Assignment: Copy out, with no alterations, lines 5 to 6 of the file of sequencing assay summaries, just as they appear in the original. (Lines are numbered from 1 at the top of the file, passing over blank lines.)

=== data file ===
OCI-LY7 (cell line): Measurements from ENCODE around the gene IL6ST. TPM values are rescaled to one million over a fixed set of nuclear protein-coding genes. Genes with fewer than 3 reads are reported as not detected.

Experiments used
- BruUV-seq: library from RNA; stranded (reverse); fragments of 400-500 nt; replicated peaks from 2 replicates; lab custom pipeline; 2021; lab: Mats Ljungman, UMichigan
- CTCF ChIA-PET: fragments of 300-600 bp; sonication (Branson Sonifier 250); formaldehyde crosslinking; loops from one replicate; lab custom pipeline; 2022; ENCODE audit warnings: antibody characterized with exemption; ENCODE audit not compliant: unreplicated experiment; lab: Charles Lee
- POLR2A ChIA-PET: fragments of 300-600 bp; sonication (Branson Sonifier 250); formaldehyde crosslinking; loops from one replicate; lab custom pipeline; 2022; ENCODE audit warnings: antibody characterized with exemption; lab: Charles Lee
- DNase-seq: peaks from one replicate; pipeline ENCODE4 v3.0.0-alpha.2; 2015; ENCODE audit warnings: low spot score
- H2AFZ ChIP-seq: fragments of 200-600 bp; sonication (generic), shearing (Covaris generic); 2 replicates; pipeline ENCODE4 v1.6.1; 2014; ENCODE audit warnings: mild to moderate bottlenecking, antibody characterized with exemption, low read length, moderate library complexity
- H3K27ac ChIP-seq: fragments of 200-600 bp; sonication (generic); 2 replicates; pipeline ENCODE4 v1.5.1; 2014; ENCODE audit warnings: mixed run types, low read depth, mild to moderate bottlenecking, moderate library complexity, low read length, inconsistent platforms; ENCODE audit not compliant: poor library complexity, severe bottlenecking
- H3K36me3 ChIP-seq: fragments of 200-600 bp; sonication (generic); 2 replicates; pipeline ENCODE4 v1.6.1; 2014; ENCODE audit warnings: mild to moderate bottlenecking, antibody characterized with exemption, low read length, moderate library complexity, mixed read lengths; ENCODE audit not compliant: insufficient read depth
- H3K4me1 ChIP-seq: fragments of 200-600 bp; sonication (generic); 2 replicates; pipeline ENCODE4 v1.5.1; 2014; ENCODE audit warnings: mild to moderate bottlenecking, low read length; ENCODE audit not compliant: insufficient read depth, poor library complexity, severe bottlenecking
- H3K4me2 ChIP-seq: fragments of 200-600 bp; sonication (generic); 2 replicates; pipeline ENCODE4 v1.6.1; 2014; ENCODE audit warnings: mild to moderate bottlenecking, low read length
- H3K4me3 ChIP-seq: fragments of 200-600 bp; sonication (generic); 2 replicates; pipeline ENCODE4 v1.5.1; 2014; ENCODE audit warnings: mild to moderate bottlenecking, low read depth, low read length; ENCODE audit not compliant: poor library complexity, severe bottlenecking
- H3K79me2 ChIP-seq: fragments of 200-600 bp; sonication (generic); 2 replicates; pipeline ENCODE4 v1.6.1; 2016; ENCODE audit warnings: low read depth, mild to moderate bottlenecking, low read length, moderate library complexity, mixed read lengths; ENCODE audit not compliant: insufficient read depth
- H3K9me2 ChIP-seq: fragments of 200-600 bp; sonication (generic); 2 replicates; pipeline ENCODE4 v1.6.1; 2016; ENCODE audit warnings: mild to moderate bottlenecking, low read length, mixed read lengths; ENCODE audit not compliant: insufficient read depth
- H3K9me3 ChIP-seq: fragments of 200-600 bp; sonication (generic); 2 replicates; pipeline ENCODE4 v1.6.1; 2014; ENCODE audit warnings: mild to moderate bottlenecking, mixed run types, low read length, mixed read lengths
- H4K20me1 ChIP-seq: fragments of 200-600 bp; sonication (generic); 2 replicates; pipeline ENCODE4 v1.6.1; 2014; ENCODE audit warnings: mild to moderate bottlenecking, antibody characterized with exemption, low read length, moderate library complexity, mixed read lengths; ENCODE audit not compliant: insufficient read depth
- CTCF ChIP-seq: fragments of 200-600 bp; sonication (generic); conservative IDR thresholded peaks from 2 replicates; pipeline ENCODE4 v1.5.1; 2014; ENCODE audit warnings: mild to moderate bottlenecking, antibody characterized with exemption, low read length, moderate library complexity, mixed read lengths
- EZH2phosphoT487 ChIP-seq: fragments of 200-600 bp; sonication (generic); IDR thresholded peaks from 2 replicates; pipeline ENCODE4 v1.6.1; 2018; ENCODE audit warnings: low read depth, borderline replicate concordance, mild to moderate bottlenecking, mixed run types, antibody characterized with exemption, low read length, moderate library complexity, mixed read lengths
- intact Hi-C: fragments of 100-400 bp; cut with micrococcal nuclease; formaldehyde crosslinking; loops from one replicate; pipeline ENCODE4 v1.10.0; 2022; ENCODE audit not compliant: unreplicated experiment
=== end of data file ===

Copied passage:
- POLR2A ChIA-PET: fragments of 300-600 bp; sonication (Branson Sonifier 250); formaldehyde crosslinking; loops from one replicate; lab custom pipeline; 2022; ENCODE audit warnings: antibody characterized with exemption; lab: Charles Lee
- DNase-seq: peaks from one replicate; pipeline ENCODE4 v3.0.0-alpha.2; 2015; ENCODE audit warnings: low spot score